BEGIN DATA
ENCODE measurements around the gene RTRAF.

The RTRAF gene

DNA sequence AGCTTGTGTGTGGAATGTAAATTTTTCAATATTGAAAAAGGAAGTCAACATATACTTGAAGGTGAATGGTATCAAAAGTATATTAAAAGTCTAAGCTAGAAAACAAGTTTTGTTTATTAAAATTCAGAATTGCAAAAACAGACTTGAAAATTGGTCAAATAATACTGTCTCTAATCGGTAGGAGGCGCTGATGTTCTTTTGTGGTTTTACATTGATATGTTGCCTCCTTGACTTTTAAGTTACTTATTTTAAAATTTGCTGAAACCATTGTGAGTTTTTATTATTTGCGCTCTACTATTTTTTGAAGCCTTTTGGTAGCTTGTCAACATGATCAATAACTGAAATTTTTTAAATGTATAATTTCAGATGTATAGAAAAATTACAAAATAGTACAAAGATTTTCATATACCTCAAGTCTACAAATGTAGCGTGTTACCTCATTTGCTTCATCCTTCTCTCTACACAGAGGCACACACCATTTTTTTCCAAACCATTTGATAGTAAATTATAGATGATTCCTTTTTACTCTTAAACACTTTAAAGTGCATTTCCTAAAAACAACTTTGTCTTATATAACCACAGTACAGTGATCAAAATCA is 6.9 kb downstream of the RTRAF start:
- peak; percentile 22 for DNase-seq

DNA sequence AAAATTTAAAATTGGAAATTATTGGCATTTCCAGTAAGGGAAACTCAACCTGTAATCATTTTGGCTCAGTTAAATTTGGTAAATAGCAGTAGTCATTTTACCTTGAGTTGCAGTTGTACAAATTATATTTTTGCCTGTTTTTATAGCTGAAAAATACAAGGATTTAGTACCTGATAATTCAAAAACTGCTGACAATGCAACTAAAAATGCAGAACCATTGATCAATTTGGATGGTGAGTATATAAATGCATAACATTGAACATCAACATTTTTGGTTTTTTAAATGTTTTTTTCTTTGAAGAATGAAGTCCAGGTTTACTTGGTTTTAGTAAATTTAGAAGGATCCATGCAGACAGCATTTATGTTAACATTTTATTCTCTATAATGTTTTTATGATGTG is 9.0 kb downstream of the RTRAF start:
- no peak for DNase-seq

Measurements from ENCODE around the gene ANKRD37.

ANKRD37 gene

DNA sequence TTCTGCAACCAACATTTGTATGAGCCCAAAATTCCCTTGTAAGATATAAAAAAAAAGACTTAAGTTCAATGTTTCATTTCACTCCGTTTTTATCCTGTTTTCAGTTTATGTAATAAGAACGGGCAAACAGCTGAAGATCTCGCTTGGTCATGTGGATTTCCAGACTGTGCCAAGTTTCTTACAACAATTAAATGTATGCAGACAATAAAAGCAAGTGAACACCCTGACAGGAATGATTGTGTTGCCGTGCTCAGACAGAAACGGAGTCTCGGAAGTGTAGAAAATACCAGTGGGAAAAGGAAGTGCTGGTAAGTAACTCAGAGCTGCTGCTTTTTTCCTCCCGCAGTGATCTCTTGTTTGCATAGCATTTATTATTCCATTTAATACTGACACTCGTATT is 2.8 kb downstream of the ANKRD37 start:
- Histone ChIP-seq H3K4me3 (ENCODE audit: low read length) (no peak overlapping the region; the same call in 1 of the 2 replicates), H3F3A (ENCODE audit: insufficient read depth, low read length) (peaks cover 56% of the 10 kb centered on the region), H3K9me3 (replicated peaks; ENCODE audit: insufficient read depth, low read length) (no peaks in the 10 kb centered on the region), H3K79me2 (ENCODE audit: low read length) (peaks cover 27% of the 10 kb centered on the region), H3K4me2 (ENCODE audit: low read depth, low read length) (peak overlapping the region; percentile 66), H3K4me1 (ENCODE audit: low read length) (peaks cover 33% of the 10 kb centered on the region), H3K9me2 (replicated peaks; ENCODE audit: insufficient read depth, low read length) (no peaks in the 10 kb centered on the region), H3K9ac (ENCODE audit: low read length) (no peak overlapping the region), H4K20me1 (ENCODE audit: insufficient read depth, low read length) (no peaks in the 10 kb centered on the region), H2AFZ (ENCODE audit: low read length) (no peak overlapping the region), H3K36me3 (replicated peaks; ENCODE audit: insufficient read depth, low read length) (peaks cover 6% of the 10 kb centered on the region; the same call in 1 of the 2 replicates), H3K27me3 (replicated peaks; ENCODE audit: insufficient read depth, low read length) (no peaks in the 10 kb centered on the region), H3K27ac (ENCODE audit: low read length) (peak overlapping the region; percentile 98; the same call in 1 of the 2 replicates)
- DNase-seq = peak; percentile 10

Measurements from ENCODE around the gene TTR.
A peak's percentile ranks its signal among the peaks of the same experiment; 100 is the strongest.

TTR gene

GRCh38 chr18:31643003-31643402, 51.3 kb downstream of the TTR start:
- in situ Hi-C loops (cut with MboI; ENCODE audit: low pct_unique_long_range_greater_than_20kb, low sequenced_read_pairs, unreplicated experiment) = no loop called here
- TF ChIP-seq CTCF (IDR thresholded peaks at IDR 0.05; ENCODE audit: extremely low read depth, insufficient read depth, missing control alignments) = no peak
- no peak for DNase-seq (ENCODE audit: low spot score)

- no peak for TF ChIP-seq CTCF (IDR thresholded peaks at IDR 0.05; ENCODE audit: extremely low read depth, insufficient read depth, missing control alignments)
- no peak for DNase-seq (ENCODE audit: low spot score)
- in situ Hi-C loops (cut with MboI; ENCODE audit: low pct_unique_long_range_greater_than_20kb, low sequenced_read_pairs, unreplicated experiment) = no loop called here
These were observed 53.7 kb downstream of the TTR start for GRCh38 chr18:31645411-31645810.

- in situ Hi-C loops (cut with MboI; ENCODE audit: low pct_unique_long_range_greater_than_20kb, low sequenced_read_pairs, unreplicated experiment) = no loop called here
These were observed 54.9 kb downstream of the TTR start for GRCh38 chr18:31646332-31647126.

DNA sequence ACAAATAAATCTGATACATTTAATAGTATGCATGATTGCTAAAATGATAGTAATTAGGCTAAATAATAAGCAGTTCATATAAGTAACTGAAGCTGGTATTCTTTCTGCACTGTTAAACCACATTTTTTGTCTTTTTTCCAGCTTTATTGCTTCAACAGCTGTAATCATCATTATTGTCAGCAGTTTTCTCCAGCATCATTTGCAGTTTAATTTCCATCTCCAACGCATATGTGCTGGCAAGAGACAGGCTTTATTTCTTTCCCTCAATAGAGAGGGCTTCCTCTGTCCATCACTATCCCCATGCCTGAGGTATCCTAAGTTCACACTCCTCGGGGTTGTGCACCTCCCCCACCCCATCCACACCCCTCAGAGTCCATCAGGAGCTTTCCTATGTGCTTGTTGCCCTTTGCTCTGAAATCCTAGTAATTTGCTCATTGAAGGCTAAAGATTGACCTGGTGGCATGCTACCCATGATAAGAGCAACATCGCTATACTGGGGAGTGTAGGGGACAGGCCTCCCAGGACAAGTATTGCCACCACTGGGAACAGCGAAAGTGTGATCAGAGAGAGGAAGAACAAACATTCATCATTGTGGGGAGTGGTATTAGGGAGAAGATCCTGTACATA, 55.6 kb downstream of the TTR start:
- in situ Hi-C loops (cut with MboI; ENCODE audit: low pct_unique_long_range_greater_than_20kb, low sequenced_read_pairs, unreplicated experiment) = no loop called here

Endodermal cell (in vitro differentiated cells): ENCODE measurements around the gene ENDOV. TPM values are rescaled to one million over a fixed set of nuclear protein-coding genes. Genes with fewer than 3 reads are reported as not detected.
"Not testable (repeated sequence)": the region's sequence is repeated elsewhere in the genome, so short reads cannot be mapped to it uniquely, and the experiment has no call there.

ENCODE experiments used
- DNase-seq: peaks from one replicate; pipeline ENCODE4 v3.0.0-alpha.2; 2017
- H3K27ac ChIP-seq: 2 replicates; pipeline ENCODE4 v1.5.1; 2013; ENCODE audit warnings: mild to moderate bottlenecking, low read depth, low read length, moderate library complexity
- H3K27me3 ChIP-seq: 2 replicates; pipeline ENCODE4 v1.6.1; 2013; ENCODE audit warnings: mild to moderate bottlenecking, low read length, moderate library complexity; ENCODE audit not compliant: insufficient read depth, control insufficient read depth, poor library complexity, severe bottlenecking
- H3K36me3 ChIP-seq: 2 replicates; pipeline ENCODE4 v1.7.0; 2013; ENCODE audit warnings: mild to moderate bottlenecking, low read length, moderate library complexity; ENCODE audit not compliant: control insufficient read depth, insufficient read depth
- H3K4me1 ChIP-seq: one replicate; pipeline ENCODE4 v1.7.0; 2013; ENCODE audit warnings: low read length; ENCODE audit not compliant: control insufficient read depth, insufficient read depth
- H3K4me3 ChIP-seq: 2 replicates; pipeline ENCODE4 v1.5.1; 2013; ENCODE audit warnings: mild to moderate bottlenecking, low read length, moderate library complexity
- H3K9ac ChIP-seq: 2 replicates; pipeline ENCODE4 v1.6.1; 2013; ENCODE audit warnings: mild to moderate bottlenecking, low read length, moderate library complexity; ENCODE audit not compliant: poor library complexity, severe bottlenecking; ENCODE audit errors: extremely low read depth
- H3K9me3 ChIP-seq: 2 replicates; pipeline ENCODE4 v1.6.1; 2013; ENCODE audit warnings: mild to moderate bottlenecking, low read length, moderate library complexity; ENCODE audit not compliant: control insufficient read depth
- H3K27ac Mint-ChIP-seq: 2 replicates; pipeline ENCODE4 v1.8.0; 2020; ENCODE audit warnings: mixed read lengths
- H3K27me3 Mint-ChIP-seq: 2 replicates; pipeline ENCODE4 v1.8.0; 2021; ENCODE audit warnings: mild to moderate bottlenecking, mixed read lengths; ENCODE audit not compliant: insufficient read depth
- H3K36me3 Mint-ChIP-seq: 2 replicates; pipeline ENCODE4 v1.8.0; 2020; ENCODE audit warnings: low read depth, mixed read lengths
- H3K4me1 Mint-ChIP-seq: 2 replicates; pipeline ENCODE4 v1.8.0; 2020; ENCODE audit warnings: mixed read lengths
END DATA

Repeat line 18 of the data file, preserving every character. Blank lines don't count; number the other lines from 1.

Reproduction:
- no peak for DNase-seq (ENCODE audit: low spot score)